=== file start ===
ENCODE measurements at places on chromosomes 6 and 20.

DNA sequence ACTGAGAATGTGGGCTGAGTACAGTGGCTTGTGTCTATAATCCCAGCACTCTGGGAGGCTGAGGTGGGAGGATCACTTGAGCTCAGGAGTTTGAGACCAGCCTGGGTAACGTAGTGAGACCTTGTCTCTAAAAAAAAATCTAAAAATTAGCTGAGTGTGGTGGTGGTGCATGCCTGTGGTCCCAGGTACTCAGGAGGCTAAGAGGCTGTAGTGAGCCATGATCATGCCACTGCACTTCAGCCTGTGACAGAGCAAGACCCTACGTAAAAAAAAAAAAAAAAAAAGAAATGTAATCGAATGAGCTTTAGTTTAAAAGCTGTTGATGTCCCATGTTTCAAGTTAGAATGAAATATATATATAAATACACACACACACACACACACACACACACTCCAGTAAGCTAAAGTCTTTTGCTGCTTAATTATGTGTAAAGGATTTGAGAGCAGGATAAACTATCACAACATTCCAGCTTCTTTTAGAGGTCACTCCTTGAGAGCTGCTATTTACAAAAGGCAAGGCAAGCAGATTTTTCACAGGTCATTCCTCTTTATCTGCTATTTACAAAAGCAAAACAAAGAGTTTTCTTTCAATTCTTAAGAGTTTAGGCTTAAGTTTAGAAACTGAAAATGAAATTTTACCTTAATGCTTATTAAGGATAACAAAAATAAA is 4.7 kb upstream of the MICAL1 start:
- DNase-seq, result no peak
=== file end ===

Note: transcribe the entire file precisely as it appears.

ENCODE measurements at places on chromosomes 6 and 20.

DNA sequence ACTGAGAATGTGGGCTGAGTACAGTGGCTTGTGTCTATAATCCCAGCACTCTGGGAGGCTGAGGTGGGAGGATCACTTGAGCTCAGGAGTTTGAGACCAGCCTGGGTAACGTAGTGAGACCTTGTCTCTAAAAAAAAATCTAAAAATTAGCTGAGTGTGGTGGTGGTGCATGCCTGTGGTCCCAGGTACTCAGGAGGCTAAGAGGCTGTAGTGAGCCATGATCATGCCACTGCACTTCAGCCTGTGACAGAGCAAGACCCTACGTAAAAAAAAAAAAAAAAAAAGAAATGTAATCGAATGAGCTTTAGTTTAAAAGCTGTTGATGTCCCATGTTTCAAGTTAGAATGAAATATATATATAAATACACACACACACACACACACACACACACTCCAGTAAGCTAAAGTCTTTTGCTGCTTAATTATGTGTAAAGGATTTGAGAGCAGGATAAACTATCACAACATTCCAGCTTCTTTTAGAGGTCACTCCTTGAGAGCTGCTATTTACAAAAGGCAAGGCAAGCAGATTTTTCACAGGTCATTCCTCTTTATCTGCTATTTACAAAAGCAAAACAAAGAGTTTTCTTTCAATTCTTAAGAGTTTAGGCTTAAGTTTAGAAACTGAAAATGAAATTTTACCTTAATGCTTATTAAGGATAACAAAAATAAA is 4.7 kb upstream of the MICAL1 start:
- DNase-seq, result no peak